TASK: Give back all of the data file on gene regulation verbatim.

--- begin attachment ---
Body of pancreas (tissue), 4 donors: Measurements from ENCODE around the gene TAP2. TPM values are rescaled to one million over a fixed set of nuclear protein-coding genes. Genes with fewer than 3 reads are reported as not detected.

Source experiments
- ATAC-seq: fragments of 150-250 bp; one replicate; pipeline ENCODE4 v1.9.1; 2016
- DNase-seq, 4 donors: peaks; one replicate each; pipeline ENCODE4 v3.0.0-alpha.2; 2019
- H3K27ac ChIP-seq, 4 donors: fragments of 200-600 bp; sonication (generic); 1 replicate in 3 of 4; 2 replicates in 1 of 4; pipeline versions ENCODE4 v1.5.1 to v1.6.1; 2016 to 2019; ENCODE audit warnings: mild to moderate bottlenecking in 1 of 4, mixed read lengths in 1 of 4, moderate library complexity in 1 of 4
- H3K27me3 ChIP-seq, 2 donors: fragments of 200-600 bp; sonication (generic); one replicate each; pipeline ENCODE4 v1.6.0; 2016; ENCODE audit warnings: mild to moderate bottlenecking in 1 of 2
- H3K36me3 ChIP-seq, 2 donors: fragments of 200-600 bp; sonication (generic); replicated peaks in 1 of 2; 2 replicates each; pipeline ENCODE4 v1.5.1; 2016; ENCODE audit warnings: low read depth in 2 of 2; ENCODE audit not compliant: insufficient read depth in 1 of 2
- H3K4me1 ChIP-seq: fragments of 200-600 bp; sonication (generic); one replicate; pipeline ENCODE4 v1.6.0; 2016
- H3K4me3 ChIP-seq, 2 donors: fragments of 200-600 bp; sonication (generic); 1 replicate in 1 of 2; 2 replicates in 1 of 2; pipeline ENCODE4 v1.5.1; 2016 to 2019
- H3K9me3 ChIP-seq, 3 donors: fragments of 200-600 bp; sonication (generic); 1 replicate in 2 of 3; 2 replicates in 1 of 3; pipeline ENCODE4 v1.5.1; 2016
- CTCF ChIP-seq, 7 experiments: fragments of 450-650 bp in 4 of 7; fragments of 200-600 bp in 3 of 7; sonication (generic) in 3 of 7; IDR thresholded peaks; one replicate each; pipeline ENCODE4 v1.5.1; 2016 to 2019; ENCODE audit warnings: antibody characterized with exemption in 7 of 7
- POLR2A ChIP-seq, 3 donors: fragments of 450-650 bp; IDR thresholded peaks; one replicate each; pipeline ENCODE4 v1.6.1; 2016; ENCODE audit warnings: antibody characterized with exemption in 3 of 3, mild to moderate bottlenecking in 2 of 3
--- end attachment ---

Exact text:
Body of pancreas (tissue), 4 donors: Measurements from ENCODE around the gene TAP2. TPM values are rescaled to one million over a fixed set of nuclear protein-coding genes. Genes with fewer than 3 reads are reported as not detected.

Source experiments
- ATAC-seq: fragments of 150-250 bp; one replicate; pipeline ENCODE4 v1.9.1; 2016
- DNase-seq, 4 donors: peaks; one replicate each; pipeline ENCODE4 v3.0.0-alpha.2; 2019
- H3K27ac ChIP-seq, 4 donors: fragments of 200-600 bp; sonication (generic); 1 replicate in 3 of 4; 2 replicates in 1 of 4; pipeline versions ENCODE4 v1.5.1 to v1.6.1; 2016 to 2019; ENCODE audit warnings: mild to moderate bottlenecking in 1 of 4, mixed read lengths in 1 of 4, moderate library complexity in 1 of 4
- H3K27me3 ChIP-seq, 2 donors: fragments of 200-600 bp; sonication (generic); one replicate each; pipeline ENCODE4 v1.6.0; 2016; ENCODE audit warnings: mild to moderate bottlenecking in 1 of 2
- H3K36me3 ChIP-seq, 2 donors: fragments of 200-600 bp; sonication (generic); replicated peaks in 1 of 2; 2 replicates each; pipeline ENCODE4 v1.5.1; 2016; ENCODE audit warnings: low read depth in 2 of 2; ENCODE audit not compliant: insufficient read depth in 1 of 2
- H3K4me1 ChIP-seq: fragments of 200-600 bp; sonication (generic); one replicate; pipeline ENCODE4 v1.6.0; 2016
- H3K4me3 ChIP-seq, 2 donors: fragments of 200-600 bp; sonication (generic); 1 replicate in 1 of 2; 2 replicates in 1 of 2; pipeline ENCODE4 v1.5.1; 2016 to 2019
- H3K9me3 ChIP-seq, 3 donors: fragments of 200-600 bp; sonication (generic); 1 replicate in 2 of 3; 2 replicates in 1 of 3; pipeline ENCODE4 v1.5.1; 2016
- CTCF ChIP-seq, 7 experiments: fragments of 450-650 bp in 4 of 7; fragments of 200-600 bp in 3 of 7; sonication (generic) in 3 of 7; IDR thresholded peaks; one replicate each; pipeline ENCODE4 v1.5.1; 2016 to 2019; ENCODE audit warnings: antibody characterized with exemption in 7 of 7
- POLR2A ChIP-seq, 3 donors: fragments of 450-650 bp; IDR thresholded peaks; one replicate each; pipeline ENCODE4 v1.6.1; 2016; ENCODE audit warnings: antibody characterized with exemption in 3 of 3, mild to moderate bottlenecking in 2 of 3